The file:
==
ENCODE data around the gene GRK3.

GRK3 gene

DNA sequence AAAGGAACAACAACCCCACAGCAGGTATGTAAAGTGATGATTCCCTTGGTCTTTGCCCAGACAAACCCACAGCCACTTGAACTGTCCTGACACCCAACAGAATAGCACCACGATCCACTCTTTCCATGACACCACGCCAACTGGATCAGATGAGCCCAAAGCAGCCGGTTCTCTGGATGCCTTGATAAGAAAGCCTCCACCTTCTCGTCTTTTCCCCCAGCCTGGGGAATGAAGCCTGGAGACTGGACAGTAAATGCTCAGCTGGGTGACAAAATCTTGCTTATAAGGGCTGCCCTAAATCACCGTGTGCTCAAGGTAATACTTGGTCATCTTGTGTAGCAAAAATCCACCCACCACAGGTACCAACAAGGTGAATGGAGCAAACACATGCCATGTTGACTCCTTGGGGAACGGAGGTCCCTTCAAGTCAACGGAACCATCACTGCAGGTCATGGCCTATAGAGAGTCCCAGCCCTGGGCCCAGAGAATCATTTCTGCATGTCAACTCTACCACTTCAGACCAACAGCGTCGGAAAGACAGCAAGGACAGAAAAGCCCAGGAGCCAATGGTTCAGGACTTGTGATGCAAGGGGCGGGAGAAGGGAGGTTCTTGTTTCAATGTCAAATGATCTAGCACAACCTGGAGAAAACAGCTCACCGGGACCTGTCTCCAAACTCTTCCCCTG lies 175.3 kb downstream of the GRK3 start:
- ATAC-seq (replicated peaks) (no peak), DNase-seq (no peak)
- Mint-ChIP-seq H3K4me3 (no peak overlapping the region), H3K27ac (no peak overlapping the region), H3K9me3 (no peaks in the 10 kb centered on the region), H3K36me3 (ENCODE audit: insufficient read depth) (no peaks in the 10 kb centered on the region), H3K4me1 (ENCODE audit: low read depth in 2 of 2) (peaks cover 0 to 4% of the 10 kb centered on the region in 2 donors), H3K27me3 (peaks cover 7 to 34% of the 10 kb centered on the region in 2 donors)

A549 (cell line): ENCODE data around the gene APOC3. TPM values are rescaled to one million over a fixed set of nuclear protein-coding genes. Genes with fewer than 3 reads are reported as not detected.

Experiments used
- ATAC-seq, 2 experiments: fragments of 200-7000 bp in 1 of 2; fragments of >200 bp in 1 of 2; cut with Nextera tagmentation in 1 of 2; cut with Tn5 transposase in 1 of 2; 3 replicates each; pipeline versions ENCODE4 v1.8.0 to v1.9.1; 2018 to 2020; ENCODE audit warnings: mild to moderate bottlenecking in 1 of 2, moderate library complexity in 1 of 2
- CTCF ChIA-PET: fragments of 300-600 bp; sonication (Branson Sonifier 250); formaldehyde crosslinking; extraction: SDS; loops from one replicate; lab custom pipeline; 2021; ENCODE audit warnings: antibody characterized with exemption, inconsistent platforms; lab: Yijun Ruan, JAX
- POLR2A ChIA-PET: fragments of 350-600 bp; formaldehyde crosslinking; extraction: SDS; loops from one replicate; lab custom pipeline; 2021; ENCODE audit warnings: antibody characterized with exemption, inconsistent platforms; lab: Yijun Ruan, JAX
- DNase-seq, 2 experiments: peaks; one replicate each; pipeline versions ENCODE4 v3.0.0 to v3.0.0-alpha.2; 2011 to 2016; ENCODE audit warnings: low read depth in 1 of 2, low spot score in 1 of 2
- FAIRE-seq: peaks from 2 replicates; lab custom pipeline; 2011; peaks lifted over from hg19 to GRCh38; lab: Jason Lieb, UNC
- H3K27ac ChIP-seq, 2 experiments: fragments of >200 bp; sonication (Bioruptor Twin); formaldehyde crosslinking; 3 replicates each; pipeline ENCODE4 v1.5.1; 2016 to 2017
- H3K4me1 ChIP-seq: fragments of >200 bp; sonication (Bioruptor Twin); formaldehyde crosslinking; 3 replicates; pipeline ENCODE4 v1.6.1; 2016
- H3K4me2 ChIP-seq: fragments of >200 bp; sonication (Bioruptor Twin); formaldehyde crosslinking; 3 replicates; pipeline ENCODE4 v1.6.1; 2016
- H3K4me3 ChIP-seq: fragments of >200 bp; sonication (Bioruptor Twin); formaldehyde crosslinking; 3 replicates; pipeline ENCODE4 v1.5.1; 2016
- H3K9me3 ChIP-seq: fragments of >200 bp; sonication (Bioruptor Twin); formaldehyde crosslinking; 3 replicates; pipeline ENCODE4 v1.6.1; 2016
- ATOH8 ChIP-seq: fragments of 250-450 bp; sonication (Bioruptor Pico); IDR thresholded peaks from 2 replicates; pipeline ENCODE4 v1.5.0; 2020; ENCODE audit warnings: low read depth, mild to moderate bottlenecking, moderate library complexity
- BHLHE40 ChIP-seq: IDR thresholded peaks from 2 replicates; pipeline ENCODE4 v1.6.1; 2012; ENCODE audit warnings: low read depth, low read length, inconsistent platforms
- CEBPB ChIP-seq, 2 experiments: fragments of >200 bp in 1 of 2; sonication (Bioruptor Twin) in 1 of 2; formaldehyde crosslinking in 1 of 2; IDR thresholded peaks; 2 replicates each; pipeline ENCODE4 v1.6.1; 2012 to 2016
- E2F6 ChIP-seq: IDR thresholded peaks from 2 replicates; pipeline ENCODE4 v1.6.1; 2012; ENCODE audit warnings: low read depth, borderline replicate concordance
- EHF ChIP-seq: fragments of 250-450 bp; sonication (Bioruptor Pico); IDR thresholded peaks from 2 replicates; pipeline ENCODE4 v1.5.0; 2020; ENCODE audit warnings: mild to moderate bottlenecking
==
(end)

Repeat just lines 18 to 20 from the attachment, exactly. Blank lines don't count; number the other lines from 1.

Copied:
- ATOH8 ChIP-seq: fragments of 250-450 bp; sonication (Bioruptor Pico); IDR thresholded peaks from 2 replicates; pipeline ENCODE4 v1.5.0; 2020; ENCODE audit warnings: low read depth, mild to moderate bottlenecking, moderate library complexity
- BHLHE40 ChIP-seq: IDR thresholded peaks from 2 replicates; pipeline ENCODE4 v1.6.1; 2012; ENCODE audit warnings: low read depth, low read length, inconsistent platforms
- CEBPB ChIP-seq, 2 experiments: fragments of >200 bp in 1 of 2; sonication (Bioruptor Twin) in 1 of 2; formaldehyde crosslinking in 1 of 2; IDR thresholded peaks; 2 replicates each; pipeline ENCODE4 v1.6.1; 2012 to 2016